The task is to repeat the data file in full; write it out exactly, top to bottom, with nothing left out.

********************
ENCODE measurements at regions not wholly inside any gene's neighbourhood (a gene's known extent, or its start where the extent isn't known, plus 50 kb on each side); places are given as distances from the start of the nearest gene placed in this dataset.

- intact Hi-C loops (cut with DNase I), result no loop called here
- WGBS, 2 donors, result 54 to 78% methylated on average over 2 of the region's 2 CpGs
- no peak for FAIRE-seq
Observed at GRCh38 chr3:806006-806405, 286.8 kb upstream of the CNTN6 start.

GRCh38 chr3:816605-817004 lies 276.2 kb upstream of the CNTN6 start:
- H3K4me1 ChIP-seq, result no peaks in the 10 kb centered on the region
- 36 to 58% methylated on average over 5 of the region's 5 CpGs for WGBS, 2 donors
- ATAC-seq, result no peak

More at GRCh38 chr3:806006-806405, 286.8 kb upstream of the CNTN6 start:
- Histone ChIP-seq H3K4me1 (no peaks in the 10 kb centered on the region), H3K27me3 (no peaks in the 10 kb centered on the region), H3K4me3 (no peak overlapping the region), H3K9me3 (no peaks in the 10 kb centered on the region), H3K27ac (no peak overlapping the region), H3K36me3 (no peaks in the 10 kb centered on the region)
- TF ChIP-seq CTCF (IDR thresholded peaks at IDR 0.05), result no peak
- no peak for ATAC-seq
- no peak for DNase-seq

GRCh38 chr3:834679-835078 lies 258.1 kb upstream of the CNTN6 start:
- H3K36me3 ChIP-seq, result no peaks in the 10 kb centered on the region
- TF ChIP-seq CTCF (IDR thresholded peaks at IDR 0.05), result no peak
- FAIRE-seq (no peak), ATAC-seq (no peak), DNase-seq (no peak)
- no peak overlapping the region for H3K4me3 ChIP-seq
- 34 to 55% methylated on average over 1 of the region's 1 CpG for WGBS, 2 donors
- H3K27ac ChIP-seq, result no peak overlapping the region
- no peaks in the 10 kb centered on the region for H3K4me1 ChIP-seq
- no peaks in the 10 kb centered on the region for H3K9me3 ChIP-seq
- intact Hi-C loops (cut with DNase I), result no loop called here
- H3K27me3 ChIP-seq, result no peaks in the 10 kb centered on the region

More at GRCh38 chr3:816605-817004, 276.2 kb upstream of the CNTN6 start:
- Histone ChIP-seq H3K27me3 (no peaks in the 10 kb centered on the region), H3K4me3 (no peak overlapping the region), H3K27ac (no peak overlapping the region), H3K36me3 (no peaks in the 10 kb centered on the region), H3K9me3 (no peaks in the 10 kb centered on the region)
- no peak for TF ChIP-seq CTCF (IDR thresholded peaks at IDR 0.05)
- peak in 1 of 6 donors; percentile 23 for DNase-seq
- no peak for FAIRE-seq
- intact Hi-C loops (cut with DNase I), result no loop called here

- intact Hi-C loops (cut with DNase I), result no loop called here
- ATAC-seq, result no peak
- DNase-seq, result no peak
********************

ENCODE measurements at regions not wholly inside any gene's neighbourhood (a gene's known extent, or its start where the extent isn't known, plus 50 kb on each side); places are given as distances from the start of the nearest gene placed in this dataset.

- intact Hi-C loops (cut with DNase I), result no loop called here
- WGBS, 2 donors, result 54 to 78% methylated on average over 2 of the region's 2 CpGs
- no peak for FAIRE-seq
Observed at GRCh38 chr3:806006-806405, 286.8 kb upstream of the CNTN6 start.

GRCh38 chr3:816605-817004 lies 276.2 kb upstream of the CNTN6 start:
- H3K4me1 ChIP-seq, result no peaks in the 10 kb centered on the region
- 36 to 58% methylated on average over 5 of the region's 5 CpGs for WGBS, 2 donors
- ATAC-seq, result no peak

More at GRCh38 chr3:806006-806405, 286.8 kb upstream of the CNTN6 start:
- Histone ChIP-seq H3K4me1 (no peaks in the 10 kb centered on the region), H3K27me3 (no peaks in the 10 kb centered on the region), H3K4me3 (no peak overlapping the region), H3K9me3 (no peaks in the 10 kb centered on the region), H3K27ac (no peak overlapping the region), H3K36me3 (no peaks in the 10 kb centered on the region)
- TF ChIP-seq CTCF (IDR thresholded peaks at IDR 0.05), result no peak
- no peak for ATAC-seq
- no peak for DNase-seq

GRCh38 chr3:834679-835078 lies 258.1 kb upstream of the CNTN6 start:
- H3K36me3 ChIP-seq, result no peaks in the 10 kb centered on the region
- TF ChIP-seq CTCF (IDR thresholded peaks at IDR 0.05), result no peak
- FAIRE-seq (no peak), ATAC-seq (no peak), DNase-seq (no peak)
- no peak overlapping the region for H3K4me3 ChIP-seq
- 34 to 55% methylated on average over 1 of the region's 1 CpG for WGBS, 2 donors
- H3K27ac ChIP-seq, result no peak overlapping the region
- no peaks in the 10 kb centered on the region for H3K4me1 ChIP-seq
- no peaks in the 10 kb centered on the region for H3K9me3 ChIP-seq
- intact Hi-C loops (cut with DNase I), result no loop called here
- H3K27me3 ChIP-seq, result no peaks in the 10 kb centered on the region

More at GRCh38 chr3:816605-817004, 276.2 kb upstream of the CNTN6 start:
- Histone ChIP-seq H3K27me3 (no peaks in the 10 kb centered on the region), H3K4me3 (no peak overlapping the region), H3K27ac (no peak overlapping the region), H3K36me3 (no peaks in the 10 kb centered on the region), H3K9me3 (no peaks in the 10 kb centered on the region)
- no peak for TF ChIP-seq CTCF (IDR thresholded peaks at IDR 0.05)
- peak in 1 of 6 donors; percentile 23 for DNase-seq
- no peak for FAIRE-seq
- intact Hi-C loops (cut with DNase I), result no loop called here

- intact Hi-C loops (cut with DNase I), result no loop called here
- ATAC-seq, result no peak
- DNase-seq, result no peak